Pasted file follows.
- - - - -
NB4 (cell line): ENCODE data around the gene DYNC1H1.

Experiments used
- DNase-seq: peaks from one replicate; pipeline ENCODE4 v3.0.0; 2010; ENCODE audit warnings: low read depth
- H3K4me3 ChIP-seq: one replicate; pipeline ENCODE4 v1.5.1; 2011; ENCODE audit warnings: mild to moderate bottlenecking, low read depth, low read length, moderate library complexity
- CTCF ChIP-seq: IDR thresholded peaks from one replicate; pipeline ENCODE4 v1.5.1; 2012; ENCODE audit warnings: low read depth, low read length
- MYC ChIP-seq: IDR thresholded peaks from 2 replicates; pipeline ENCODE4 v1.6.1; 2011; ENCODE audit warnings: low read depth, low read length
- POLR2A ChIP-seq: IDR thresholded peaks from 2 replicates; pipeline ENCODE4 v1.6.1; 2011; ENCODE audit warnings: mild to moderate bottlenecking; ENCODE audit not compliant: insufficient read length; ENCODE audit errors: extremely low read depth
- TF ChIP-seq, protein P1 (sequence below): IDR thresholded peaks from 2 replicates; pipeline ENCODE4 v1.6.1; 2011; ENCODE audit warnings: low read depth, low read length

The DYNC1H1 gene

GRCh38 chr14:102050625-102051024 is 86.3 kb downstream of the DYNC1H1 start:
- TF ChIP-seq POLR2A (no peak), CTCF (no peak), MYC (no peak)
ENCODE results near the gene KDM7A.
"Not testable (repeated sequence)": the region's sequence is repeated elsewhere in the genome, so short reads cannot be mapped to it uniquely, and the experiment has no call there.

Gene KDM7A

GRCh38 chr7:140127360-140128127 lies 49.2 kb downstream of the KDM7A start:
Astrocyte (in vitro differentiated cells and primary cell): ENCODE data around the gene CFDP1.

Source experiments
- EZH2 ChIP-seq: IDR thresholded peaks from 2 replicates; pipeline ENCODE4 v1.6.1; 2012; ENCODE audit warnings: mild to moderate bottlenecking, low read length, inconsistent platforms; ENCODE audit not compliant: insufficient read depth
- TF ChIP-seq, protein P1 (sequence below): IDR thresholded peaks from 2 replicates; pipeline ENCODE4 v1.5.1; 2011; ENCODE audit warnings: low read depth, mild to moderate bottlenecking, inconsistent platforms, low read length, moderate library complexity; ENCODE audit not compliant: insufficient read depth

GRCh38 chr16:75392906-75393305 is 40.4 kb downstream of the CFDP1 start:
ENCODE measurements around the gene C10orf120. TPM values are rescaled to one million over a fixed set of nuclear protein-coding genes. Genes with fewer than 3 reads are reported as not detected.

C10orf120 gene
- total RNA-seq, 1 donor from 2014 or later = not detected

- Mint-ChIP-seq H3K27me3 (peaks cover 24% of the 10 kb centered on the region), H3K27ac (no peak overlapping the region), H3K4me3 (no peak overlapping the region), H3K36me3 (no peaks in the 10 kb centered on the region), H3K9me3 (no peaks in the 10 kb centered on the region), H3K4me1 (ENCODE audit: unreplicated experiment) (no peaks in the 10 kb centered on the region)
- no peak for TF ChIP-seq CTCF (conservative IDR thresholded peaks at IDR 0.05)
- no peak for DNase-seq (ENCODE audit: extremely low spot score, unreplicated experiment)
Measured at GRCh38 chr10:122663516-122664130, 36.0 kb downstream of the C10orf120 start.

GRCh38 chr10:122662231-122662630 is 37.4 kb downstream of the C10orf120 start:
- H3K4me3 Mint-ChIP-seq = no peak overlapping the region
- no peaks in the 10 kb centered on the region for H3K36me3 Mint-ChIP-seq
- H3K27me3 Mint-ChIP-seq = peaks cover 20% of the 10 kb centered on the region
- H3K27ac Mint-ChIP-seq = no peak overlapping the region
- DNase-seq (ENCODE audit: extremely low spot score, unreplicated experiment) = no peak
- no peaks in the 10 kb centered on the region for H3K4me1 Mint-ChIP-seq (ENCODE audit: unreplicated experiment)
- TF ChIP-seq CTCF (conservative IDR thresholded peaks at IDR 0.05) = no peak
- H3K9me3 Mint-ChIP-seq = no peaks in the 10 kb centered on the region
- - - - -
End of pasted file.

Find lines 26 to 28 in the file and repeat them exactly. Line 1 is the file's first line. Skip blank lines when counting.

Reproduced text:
- no peak for DNase-seq (ENCODE audit: extremely low spot score, unreplicated experiment)
Measured at GRCh38 chr10:122663516-122664130, 36.0 kb downstream of the C10orf120 start.

GRCh38 chr10:122662231-122662630 is 37.4 kb downstream of the C10orf120 start: